Phyllobates terribilis -- Golden Poison Dart Frog
The skin secretion of the golden poison dart frog of western Colombia (reputedly the deadliest creature in the world with enough poison in it to kill 10 humans) is one of the most poisonous substances known to man. The alkaloid poisons in the skins of poison dart frogs -- called batrachotoxins -- are not made by the frogs themselves but by their prey. Some frogs simply store their prey toxins in their skins, but others, like the golden poison dart frog, may metabolize them to produce even more toxic forms. Poison dart frogs tend to become specialists in the specific insects -- mostly ants-- that make the toxins they store. When fed fruit flies they tend to lose their toxicity and are popular pets.
To some South American Indian tribes these little frogs are most useful. They catch a number and put them close to a fire. As soon as the frogs start to become hot they exude a kind of slime from their bodies, which the Indians scrape off and collect. This slime prepared in special way, is a most potent poison, and the Indians use it to dip the tips of their arrows in. Thus, when the arrow strikes an animal - even a quite powerful one, like a wild pig - the poison works very rapidly and kills the beast.
Conraua goliath -- African Goliath Frog
The world's largest frog is the African goliath frog, which is about the size of a rabbit. It reaches a body length of 12 inches and overall length from nose to toe of about 3 feet; specimens in excess of 3.2 kg (7 lb) have been collected. lives exclusively along isolated rivers in the rain forests of Cameroon and Equatorial Guinea, where it's embedded in local folklore (Mbo tribesmen believe the frogs are wizards of sacred waterfalls)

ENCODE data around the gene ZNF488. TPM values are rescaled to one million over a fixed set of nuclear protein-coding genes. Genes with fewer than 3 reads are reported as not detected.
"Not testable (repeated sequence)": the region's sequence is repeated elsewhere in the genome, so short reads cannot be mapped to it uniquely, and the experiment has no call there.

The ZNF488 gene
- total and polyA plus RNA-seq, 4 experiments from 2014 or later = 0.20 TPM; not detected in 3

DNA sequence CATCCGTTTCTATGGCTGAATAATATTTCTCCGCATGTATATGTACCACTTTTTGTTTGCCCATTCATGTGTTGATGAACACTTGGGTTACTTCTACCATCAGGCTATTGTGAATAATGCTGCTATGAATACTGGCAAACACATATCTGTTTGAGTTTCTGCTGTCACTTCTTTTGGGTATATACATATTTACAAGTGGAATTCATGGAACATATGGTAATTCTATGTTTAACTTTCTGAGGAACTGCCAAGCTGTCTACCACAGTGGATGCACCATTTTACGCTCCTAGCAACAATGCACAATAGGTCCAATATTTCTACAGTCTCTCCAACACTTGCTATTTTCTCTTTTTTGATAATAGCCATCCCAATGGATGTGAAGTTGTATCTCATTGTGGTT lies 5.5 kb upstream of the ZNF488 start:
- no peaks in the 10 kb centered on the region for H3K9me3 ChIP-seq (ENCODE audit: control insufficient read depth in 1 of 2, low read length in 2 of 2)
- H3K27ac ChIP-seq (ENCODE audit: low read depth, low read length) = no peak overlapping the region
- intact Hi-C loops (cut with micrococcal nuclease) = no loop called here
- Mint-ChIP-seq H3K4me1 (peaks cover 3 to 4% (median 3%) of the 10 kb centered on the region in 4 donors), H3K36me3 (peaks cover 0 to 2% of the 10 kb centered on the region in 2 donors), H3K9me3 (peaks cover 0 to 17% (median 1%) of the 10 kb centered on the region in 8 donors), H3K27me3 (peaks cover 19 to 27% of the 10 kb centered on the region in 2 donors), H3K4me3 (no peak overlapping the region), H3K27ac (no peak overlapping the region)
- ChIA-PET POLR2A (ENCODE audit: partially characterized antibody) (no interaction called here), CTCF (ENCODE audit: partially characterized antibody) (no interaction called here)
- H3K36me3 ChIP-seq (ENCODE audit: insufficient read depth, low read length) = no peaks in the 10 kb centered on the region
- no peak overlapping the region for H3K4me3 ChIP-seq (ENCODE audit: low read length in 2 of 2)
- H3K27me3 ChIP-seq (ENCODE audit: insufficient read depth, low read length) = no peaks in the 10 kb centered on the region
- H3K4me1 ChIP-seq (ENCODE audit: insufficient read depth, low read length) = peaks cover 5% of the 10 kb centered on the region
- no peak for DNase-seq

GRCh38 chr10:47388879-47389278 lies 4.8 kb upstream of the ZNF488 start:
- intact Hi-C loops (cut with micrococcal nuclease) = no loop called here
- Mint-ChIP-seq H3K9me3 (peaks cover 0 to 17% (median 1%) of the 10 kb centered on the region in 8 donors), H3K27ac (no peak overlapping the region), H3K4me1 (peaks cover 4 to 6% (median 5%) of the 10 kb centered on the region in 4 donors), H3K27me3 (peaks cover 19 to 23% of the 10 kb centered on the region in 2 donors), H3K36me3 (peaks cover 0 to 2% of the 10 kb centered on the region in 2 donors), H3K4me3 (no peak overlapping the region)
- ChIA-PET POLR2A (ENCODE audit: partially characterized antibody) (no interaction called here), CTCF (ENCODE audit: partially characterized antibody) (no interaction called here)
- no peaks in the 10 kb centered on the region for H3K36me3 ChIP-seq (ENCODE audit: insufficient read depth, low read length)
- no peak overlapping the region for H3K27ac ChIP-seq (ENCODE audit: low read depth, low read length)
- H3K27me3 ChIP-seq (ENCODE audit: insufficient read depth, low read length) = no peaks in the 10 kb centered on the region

Osteocephalus oophagus -- Female Tree Frog
Instead of in a pond, the female tree frog of Brazil lays her eggs in a bromeliad plant which has become filled with water. It's in the rainforest, so the leaves don't dry off. As the tadpoles grow and develop, she returns every 5 to 7 days to lay more eggs for them to eat! The larvae feed on eggs provided by their parents; larvae not provided with eggs die. The first eggs develop into tadpoles and later clutches of fertilized eggs serve as food.
Trichobatrachus robustus -- African Hairy Frog
The male hairy frog of west Africa is covered in dermal (hair-like) extensions. This frog has small lungs and during breeding seasons the males get hair like projections on their back legs. This is because of the high oxygen needs at this time. While frogs have lungs, they can also breath through their skin, with tiny blood vessels, capillaries, under the outer skin layers.
We've all heard of it "raining cats and dogs" and simply think it's a figure of speech. From Biblical times to recent days, accounts of raining frogs have amazed and confuzzled listeners. Did you know the stories of raining frogs are actually true? Such events are caused when a wind storm passes over a pond or lake teaming with frogs, scooping them up and dropping them elsewhere.
Frogs live near water. Right? Well, most of the time...but frogs also live in deserts. The Australian water-holding frog is a desert dweller that can wait up to seven years for rain. It burrows underground and surrounds itself in a transparent cocoon made of its own shed skin.
Medicine from frogs? Perhaps! Scientists have recently discovered that the poisons secreted by the poison-arrow frog (Dendrobates tinctorius) of South America can also be used to block pain in humans.
If you are afraid of frogs, you suffer from ranidaphobia.